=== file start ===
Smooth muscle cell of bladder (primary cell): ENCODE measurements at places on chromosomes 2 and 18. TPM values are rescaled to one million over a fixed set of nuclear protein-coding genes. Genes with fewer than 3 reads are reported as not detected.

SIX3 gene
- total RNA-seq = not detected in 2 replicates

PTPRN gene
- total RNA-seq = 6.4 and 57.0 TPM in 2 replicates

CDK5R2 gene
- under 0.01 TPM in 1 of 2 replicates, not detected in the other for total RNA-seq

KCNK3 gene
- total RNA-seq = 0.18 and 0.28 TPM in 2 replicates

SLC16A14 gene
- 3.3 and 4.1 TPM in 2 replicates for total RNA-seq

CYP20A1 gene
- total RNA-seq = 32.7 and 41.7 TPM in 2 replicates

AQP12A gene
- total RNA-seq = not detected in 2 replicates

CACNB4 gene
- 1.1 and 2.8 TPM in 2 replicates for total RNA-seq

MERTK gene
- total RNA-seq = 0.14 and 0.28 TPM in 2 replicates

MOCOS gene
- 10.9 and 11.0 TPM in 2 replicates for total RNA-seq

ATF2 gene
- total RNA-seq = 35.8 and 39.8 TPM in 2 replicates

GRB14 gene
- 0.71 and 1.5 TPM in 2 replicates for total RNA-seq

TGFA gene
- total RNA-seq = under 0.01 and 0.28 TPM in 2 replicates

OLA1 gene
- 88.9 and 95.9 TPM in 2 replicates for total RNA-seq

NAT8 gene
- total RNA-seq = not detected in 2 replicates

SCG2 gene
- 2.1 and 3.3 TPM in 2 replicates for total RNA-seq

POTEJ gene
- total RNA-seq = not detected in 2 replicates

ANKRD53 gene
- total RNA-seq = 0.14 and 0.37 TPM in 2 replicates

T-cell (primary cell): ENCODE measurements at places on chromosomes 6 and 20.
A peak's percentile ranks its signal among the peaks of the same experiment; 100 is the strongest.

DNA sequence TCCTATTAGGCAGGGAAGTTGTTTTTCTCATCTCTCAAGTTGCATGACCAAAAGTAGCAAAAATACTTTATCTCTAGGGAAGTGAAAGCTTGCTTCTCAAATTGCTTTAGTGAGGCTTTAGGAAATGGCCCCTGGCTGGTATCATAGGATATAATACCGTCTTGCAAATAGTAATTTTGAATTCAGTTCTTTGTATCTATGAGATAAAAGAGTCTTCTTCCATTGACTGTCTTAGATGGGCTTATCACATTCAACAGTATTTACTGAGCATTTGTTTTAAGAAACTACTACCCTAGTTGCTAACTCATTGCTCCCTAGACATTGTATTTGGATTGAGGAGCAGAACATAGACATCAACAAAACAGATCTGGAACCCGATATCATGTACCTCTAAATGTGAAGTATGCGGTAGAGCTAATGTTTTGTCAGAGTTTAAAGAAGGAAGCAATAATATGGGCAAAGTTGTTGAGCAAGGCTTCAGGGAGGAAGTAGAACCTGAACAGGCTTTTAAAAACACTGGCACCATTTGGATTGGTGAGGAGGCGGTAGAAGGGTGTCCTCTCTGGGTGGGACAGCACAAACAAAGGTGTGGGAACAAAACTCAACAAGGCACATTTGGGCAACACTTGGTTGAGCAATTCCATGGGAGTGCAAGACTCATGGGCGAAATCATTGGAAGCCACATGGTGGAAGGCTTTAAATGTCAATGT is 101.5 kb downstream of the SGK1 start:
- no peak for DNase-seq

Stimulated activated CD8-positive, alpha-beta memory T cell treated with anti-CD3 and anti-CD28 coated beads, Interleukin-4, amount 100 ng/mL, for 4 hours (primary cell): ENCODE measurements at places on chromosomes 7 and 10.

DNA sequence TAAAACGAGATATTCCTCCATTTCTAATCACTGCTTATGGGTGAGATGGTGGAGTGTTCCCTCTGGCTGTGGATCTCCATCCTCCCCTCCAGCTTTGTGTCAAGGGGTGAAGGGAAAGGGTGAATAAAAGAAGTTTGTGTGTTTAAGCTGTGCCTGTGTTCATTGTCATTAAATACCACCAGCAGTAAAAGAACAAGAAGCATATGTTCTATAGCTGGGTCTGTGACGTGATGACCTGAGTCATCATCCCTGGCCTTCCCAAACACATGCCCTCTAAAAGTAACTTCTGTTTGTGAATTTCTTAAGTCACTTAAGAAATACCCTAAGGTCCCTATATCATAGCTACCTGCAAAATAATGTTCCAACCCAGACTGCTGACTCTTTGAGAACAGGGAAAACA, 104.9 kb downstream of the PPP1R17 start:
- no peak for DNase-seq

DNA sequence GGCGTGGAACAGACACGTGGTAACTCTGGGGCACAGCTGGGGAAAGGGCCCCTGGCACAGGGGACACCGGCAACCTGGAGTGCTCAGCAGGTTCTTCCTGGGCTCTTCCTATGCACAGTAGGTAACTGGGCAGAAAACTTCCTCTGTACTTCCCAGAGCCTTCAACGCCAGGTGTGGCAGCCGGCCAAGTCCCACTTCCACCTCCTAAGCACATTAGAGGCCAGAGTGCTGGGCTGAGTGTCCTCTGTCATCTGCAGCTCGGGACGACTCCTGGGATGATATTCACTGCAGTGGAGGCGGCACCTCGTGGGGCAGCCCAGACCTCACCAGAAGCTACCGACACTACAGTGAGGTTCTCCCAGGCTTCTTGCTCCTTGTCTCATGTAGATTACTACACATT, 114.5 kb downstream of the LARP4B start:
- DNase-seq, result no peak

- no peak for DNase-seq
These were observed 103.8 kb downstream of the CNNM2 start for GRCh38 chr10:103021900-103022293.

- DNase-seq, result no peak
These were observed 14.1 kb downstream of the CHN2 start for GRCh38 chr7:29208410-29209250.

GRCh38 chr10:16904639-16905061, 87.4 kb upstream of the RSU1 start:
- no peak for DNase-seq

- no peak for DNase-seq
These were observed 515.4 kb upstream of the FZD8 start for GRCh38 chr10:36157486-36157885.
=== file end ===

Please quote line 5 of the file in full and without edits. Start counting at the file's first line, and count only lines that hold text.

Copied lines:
- total RNA-seq = 6.4 and 57.0 TPM in 2 replicates